“You know they’re going to come with a pretty hard push at the beginning of the game, they’re a good team and played well here. I thought we did a good job weathering it.”

Well it was not to be, as Minnesota had other ideas of their own. The cats not only put a dent on the flames aspiration by winning 4-2 on the night, but they also ended a seven game streak for the flames and soured Iginla’s testimonial.

Speaking after the game, Minnesota captain Devan Dubnyk said, “You know they’re going to come with a pretty hard push at the beginning of the game, they’re a good team and played well here. I thought we did a good job weathering it.”

Earlier in an elaborate pre-game ceremony, the flames raised Iginla’s number 12 to the rafters bringing the curtain to a close in what can be termed a beautiful career for Iginla.

Chimezie Uguru

Czarnik shines as Tkachuk brothers face off

On the eve of the NHL’s Trade Deadline, the brothers Tkachuk – Matthew (21) and Brady (19) – provided a short distraction for two teams who approach Monday’s 1 pm MT deadline on opposite sides of the table.

Sitting comfortably atop the Western conference, Matthew’s Flames are being called buyers as they eye a return to the post season. On the other side of the ice Sunday, younger brother Brady belongs to a team that is openly selling, as the Ottawa Senators embark on a rebuild.

The deadline poses many questions for a Calgary Flames team with an eye on returning to the post-season; one that many think have a shot at making their first real run since Jarome Iginla led the Flames to the 2004 Stanley Cup Finals.

But all the trade rumours were temporarily overshadowed at the Canadian Tire Centre, as nearly 40 members of the Tkachuk family and their friends visited Ottawa to see the two young stars face off for the first time ever in an organized game. The night before, Keith Tkachuk – father and former NHL star in his own right – silenced the speculation that the two would fight, when he convinced them to shake hands and promise not to drop the gloves.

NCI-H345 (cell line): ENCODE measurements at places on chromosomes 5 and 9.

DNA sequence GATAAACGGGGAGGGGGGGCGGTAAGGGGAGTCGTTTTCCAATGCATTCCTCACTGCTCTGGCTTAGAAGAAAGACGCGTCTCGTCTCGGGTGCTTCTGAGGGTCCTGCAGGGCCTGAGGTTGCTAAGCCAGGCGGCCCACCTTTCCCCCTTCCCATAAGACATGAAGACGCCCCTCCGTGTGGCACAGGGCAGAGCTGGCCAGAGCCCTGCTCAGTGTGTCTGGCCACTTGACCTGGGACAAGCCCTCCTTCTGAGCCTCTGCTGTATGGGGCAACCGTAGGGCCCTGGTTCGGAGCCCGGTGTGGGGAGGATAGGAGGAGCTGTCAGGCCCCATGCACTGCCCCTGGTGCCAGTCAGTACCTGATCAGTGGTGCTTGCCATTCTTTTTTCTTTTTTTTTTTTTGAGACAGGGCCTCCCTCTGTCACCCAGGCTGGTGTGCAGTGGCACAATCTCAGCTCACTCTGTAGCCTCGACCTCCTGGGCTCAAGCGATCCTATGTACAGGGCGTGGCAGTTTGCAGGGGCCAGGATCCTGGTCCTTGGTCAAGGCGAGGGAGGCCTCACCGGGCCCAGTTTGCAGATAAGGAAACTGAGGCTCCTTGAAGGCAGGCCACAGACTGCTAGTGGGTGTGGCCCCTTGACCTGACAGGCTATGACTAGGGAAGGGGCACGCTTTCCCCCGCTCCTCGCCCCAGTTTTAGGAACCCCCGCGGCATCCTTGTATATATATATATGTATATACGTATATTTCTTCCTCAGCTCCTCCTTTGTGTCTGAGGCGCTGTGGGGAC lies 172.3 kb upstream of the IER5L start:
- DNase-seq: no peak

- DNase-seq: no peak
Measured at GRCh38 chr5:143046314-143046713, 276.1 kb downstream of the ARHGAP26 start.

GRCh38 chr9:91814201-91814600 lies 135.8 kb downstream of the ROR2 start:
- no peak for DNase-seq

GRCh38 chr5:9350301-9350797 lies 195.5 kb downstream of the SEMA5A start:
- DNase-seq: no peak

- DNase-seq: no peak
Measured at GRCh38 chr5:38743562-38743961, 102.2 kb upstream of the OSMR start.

Even without the fisticuffs, the game had more fireworks than expected, in a game that many would have predicted to be dominated by Calgary.

Head coaches Bill Peters and Guy Boucher played along, allowing the brothers to take the opening faceoff. The younger Tkachuk won the draw, one of the few he’s taken at the NHL level as a left winger, but it didn’t take long for Matthew to seek pay-back, with a solid hit on Brady in their first shift.

Both brothers are having solid statistical years. Brady has 31 points in 51 games so far in his rookie season, while Matthew has 59 points in 62 games in his third NHL campaign.

Matthew looked to be the first brother on the score-sheet in the game, going hard to the net as Craig Anderson tried to cover up the puck, but after a lengthy coach’s challenge deliberation the goal was called back for goalie interference.

After twenty minutes the Flames led by one on Mikael Backlund’s 16th of the year, but Brady looked to make his mark on the game in the second. On a breakaway the younger Tkachuk looked like a poised veteran player, with a deke that beat Flames’ goalie David Rittich five-hole.

“Big Save Dave” was looking for a big performance, in his first start in six games. The resurgence of Mike Smith in five-straight starts has Rittich looking like the 1B starter, after taking over the crease earlier in the season from 35-year-old Smith.

Tied at one heading into the third, many on Twitter wondered if they would see Tkachuk vs. Tkachuk in 3-on-3 overtime, or the shootout.

But recently hot Flames forward Austin Czarnik put the game to bed late in regulation. With his fourth goal in the last five games – and third game-winning goal this season -Czarnik played the hero in the dying seconds of the third period. On a feed into the middle by Michael Frolik, Czarnik went to his backhand to beat Anderson with less than a minute left.

What’s next? 

The Flames will look to get through Monday’s Trade Deadline before shifting their focus to the 20 games remaining in the regular season. Game two of an Eastern Conference road trip is Tuesday night in New York, when the Flames will face the Islanders for the second time in six days.